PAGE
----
As officials respond to criticisms over the handling of the French serial killer crisis, the gunman's brother tells officials he is proud of his sibling's actions.
The brother of French serial killer Mohamed Merah has said he is "proud" of his brother's actions but has denied giving him any help, a police source said Saturday.
Meanwhile, President Nicolas Sarkozy on Saturday defended the police who killed Merah during Thursday's siege of his home.
"I will not allow anyone to question the honor of RAID (special police unit) and the forces who brought an end to this monstrous individual's actions," President Sarkozy said.
Mehar, 23, was killed in a sea of bullets following a 32-hour standoff with police on Thursday. This came just days after he gunned down a rabbi and three children at a Jewish school on Monday, as well as three soldiers in two previous shootings in the Toulouse area.
Family faces questioning
The shooter's brother, 29-year-old Abdelkader Merah and his girlfriend, who has not yet been named, have been taken to Paris for questioning at France's anti-terrorist headquarters. The older Merah is being investigated for possible links to the killings.
Abdelkader admits being with his brother when the scooter used in the killing spree was stolen, but a search of his home has uncovered no weapons or explosives, and his computer contained nothing conclusive, the source said.
Officials have described Adebelkader as the more radical Islamist of the two, and said that traces of what could be an explosive material had been found in his car.
The killer told police during the siege of his apartment that he acted alone, but it is unclear how a jobless man, who claimed links to al-Qaeda, managed to amass an arsenal of assault weapons and pistols without support from others.
The Merahs' mother, Zoulikha Aziri, who was at the scene of the police standoff trying to help negotiate her son's surrender, was also taken into custody but was released on Friday. She is “wracked with guilty and remorse” over her son's actions, her lawyer Jean-Yves Gougnaud said. “Could she have prevented these things, this is what she is asking herself.”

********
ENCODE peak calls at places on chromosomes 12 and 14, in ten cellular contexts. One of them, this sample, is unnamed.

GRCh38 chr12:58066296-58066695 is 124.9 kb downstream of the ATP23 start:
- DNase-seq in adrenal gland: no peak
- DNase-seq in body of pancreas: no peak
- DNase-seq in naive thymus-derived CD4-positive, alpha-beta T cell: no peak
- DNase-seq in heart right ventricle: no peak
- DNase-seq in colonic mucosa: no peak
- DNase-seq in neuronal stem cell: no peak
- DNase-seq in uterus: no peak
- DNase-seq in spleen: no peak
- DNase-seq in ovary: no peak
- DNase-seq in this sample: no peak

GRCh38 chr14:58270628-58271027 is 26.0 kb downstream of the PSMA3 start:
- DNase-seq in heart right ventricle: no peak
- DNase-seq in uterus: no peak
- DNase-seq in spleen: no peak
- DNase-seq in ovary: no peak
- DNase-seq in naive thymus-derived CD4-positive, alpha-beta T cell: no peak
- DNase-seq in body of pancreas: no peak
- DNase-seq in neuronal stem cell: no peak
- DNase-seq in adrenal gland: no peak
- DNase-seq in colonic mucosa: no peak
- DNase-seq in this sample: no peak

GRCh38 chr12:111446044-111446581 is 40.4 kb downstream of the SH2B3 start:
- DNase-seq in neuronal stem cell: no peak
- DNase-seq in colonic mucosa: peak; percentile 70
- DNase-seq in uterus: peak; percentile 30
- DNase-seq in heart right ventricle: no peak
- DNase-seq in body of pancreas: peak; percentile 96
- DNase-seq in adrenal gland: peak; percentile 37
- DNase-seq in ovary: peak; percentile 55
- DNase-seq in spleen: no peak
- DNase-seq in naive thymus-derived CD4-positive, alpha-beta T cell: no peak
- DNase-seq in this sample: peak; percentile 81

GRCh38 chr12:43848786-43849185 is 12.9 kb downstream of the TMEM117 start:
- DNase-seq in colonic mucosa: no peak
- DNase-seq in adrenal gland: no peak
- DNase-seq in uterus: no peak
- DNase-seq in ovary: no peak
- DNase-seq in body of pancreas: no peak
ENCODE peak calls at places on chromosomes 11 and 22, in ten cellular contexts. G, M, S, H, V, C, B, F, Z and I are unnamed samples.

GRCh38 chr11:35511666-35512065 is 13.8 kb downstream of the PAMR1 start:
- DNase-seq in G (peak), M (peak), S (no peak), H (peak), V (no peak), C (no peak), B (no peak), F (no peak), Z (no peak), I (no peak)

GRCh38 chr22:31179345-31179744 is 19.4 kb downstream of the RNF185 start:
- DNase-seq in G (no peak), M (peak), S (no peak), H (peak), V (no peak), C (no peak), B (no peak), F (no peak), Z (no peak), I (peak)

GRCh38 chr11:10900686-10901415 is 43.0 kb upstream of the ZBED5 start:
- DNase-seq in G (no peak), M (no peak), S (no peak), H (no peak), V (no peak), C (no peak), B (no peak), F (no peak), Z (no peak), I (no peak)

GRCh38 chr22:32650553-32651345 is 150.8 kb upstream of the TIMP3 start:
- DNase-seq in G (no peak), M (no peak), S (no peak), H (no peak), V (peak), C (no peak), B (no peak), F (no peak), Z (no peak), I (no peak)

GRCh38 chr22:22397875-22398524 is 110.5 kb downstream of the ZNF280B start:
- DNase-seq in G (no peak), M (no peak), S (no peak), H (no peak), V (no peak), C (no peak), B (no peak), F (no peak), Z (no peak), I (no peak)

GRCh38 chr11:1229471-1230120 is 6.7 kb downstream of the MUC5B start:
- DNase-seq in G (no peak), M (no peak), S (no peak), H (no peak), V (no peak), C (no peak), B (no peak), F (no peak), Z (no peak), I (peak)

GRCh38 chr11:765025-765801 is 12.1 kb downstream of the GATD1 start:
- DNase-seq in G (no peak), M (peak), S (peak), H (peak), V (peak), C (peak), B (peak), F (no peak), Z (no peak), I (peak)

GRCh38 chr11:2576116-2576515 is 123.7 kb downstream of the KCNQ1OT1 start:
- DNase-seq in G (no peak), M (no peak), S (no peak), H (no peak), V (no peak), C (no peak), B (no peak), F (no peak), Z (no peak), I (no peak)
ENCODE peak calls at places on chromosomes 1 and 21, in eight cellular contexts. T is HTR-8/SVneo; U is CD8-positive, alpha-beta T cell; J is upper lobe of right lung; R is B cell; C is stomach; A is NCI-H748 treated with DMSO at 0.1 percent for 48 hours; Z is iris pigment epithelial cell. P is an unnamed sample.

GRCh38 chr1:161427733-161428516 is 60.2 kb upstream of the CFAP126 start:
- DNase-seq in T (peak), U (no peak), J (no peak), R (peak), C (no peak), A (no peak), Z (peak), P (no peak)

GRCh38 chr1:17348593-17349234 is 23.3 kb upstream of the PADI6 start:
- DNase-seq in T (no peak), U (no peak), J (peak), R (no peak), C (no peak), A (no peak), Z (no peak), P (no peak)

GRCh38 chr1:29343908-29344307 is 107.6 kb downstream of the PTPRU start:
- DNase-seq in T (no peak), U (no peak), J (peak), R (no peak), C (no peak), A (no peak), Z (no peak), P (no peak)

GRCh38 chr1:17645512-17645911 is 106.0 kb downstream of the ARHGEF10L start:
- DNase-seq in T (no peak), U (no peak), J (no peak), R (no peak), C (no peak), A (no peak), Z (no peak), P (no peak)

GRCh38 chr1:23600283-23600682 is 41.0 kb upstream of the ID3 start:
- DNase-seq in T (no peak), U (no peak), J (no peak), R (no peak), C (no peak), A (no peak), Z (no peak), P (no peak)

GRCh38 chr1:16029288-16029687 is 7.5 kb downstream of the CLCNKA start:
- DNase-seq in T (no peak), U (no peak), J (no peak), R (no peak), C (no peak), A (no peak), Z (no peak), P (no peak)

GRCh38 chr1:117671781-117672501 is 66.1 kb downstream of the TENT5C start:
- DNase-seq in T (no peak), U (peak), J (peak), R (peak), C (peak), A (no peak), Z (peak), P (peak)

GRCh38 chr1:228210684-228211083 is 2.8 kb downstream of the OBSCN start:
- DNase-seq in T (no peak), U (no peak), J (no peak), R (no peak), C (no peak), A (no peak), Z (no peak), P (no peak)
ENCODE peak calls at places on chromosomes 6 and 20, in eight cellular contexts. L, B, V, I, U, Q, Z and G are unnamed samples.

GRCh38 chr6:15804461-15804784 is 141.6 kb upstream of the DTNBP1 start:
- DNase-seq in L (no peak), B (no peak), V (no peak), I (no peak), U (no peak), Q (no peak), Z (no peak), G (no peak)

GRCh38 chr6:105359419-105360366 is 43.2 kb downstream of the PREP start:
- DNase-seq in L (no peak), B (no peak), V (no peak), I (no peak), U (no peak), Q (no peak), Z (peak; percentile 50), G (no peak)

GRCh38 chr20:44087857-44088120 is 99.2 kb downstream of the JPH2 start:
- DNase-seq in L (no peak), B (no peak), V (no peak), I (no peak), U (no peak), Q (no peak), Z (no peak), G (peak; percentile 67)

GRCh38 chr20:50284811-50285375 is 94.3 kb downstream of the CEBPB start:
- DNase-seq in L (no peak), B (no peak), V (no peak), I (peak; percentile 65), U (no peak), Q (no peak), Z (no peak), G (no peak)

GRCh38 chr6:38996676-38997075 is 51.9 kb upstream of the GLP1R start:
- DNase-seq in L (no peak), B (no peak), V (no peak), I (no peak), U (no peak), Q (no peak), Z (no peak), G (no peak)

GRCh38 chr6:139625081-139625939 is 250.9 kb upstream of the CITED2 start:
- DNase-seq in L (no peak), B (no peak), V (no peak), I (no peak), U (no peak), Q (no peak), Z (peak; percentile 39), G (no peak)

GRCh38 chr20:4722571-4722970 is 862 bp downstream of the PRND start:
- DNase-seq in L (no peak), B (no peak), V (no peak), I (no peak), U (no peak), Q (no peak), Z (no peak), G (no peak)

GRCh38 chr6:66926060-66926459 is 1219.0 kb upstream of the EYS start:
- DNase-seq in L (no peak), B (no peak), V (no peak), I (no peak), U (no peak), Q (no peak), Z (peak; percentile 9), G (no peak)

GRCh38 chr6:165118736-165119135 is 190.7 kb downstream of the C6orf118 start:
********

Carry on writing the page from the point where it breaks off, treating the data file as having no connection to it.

Merah's uncle told Le Point magazine that his nephew had always been unstable but that he could "never have imagined" him to be the so-called scooter killer.
Politicians speak out
As the presidential election campaign resumes in the wake of the crisis, President Sarkozy's rivals have criticized the authorities' so-called failure to prevent the attacks.
"The government must ensure the safety of French people. That's its mission. On that score, there's progress to be made when you see the rise in violence over the past five years," Socialist candidate Francois Hollande said.
Several candidates have questioned why the police failed to identify Merah as a suspect in the killing of three soldiers before he attacked a Jewish school on Monday.
Security experts also questioned why the police did not try to overpower Merah by introducing gas into his apartment at the outset of the raid. President Sarkozy was quick to defend the team's actions, along with Interior Minister Claude Gueant.
Gueant told Le Figaro that Merah was a "terrorist acting alone." "It's the first time that France has been confronted with this particular type of action," he said, dismissing criticism of the police as "irresponsible".
"The men who carried out this operation are very great professionals," he added.
tm/slk (dpa, AFP)